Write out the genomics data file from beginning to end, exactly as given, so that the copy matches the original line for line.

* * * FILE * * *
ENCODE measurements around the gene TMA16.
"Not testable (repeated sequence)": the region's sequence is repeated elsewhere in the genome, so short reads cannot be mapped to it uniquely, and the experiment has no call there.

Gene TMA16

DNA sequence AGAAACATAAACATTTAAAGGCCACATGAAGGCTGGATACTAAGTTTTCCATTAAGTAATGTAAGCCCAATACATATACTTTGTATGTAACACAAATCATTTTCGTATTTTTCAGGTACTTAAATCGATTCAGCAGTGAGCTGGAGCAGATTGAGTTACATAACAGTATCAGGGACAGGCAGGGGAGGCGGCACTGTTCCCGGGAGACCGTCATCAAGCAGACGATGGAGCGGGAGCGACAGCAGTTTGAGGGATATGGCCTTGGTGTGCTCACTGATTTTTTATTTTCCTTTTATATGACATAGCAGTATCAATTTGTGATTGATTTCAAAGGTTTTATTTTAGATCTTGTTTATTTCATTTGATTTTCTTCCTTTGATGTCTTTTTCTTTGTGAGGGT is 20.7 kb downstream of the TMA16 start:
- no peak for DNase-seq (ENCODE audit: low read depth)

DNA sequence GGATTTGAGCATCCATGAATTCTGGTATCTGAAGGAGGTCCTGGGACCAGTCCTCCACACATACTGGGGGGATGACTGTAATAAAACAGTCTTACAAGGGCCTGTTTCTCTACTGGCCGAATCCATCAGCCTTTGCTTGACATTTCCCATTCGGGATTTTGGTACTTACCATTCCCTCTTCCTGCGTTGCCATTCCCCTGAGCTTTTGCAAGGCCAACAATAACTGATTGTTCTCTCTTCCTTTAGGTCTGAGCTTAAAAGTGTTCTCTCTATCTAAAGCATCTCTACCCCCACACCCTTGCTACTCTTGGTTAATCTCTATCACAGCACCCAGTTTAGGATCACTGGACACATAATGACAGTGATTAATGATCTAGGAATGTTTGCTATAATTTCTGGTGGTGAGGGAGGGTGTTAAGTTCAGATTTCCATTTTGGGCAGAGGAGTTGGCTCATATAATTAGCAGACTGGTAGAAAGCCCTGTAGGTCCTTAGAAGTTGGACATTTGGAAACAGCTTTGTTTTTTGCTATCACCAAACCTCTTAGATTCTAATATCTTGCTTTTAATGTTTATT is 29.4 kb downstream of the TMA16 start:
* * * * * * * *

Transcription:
ENCODE measurements around the gene TMA16.
"Not testable (repeated sequence)": the region's sequence is repeated elsewhere in the genome, so short reads cannot be mapped to it uniquely, and the experiment has no call there.

Gene TMA16

DNA sequence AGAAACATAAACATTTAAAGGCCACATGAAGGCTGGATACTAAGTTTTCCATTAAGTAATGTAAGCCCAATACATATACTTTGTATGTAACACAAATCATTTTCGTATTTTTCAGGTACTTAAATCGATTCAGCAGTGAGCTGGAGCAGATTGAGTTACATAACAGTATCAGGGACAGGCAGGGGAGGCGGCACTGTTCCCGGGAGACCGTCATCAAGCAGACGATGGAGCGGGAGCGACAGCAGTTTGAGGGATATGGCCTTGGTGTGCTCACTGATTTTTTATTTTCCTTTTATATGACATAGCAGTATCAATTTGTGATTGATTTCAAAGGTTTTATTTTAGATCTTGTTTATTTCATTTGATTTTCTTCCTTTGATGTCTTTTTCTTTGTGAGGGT is 20.7 kb downstream of the TMA16 start:
- no peak for DNase-seq (ENCODE audit: low read depth)

DNA sequence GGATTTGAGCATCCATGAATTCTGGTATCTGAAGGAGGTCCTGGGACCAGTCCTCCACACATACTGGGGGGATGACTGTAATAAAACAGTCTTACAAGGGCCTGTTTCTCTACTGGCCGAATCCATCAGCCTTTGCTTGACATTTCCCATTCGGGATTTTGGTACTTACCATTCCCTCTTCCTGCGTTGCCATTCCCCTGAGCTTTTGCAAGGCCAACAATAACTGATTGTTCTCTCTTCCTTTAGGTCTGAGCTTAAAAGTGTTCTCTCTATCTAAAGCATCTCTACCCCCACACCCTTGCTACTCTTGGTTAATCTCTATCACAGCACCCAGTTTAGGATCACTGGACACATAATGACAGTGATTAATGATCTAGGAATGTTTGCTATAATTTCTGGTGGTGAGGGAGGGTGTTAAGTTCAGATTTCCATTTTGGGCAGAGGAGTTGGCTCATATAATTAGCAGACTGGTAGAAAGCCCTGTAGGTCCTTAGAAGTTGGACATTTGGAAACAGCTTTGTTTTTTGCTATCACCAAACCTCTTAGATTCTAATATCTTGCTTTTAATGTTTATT is 29.4 kb downstream of the TMA16 start: